Since you're interested in generic ways to connect devices to Alexa, I'll explain the two main methods that devices use when integrating with the Echo platform.
Most of the devices that have 'first-class' integration with Alexa have a custom skill. For example, the Belkin Wemo has a skill, and so does the TP-Link device you link to in the question.
Generally, you'd use a smart home skill when developing this for a custom product. This type of skill can respond to things like:
- “turn off the living room lights”
- “increase the temperature by two degrees”
- “dim the living room lights to 20%”
If the smart home skill type doesn't give enough flexibility, custom skills can be made to respond to pretty much anything.
Some devices don't have an Alexa skill, but can instead be set up using IFTTT. At its simplest, a smart device could be invoked by sending a HTTP request through the Maker channel, and your smart plug could run a trivially simple web server to listen and respond to that. Some devices already have pre-made channels so that you can use IFTTT like 'glue' between Alexa and your device.
You might also consider connecting to another smart home platform, like SmartThings, which has its own hub. With that, you can connect to devices that support ZigBee and Z-Wave, which might end up saving money on the device (typically, ZigBee is less expensive to implement than Wi-Fi in many use cases). I found a SmartThings plug which uses ZigBee—this would have to be connected through a SmartThings hub, because Alexa doesn't 'speak' ZigBee directly.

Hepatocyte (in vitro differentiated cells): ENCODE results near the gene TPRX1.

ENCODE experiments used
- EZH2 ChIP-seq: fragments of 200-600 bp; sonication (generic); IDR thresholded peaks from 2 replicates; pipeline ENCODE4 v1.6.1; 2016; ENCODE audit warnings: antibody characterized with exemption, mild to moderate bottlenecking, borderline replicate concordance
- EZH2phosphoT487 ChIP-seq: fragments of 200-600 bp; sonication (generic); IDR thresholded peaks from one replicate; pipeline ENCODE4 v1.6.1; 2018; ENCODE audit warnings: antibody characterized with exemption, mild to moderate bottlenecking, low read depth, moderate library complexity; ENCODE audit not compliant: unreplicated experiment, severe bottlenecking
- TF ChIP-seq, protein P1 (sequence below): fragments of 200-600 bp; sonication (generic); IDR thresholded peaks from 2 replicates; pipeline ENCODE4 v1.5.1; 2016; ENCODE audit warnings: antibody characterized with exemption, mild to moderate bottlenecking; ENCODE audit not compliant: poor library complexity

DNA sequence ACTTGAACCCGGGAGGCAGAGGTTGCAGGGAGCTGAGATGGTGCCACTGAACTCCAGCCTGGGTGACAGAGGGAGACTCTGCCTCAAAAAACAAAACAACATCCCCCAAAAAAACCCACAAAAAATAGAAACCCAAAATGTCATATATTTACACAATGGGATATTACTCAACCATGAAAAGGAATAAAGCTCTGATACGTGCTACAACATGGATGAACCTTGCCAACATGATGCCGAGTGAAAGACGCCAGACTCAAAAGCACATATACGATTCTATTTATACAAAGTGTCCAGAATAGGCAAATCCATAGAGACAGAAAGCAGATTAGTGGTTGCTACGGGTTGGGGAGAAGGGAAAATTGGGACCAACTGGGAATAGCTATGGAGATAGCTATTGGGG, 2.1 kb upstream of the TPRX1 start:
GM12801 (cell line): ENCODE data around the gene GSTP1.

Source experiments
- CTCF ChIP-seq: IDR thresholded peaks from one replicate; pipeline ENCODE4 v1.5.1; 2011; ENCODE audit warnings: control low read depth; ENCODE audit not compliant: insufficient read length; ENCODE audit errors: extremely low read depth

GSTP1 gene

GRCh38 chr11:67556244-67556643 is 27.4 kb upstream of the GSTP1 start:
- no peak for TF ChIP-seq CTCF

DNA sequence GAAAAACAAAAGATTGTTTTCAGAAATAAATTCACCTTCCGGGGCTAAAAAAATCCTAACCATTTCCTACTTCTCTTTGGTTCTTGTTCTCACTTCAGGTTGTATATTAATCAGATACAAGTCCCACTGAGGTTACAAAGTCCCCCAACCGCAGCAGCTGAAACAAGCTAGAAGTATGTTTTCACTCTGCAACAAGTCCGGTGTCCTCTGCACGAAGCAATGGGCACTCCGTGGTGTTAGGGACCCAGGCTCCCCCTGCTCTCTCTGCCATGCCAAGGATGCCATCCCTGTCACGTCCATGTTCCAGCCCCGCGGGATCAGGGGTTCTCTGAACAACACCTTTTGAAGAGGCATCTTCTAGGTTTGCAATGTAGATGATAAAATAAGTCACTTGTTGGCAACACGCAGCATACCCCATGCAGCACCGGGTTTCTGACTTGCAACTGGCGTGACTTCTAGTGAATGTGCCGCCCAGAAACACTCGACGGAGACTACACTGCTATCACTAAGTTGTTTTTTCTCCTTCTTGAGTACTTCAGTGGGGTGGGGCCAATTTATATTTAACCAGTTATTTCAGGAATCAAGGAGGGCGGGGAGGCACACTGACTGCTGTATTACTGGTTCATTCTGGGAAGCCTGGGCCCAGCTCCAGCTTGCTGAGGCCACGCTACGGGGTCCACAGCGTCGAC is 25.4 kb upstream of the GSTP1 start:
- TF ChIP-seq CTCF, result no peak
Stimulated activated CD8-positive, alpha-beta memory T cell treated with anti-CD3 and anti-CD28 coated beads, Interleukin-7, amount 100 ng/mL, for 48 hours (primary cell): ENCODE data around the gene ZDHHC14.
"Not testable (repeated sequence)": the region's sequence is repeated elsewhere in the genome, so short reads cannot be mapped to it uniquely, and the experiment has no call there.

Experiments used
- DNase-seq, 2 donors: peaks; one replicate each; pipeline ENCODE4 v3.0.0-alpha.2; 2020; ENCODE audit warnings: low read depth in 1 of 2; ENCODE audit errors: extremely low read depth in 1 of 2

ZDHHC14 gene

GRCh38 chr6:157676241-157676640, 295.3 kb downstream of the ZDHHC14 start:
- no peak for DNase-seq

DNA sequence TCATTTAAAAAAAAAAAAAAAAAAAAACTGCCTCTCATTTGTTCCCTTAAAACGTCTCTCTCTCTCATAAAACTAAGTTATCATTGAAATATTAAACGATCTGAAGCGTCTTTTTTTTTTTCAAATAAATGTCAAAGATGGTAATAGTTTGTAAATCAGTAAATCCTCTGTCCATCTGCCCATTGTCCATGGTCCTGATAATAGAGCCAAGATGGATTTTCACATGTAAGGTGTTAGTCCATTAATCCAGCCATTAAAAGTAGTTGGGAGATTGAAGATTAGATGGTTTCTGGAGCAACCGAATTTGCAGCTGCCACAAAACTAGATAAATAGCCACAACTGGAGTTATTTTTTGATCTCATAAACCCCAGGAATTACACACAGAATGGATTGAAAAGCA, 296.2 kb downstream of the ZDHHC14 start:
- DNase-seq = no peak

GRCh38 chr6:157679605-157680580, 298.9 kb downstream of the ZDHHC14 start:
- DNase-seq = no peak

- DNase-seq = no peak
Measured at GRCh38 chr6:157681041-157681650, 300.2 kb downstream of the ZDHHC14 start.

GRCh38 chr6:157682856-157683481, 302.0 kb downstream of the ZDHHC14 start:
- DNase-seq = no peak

If you were interested in developing a smart plug yourself (which probably is not a good idea if you're trying to save money...), you'd need at the very least:
- some way of connecting to a network (either ZigBee/Z-Wave + a hub, or Wi-Fi)
- logic on the smart plug to respond to a request to turn on/off (this could potentially be a basic web server, if you were able to secure it, or perhaps implementing a known protocol and connecting to a smart hub so that the hub could control it)
- a connector service or a skill to send requests from Alexa.
If you think that sounds like a lot of work, you're right—a pre-made solution will likely be more secure, easier and less cost in the end; the economies of scale make it much easier for a large manufacturer to develop a product than a single home plug.
(Plus, I wouldn't entirely trust myself not to wire things wrong and electrocute myself! Whatever you do, be safe.)
If you've found a 'smart' device that connects to a network, but doesn't integrate with Alexa, see if you can connect it through either a connector service, or read their documentation and try to implement a skill yourself, if the device has an API that would support it.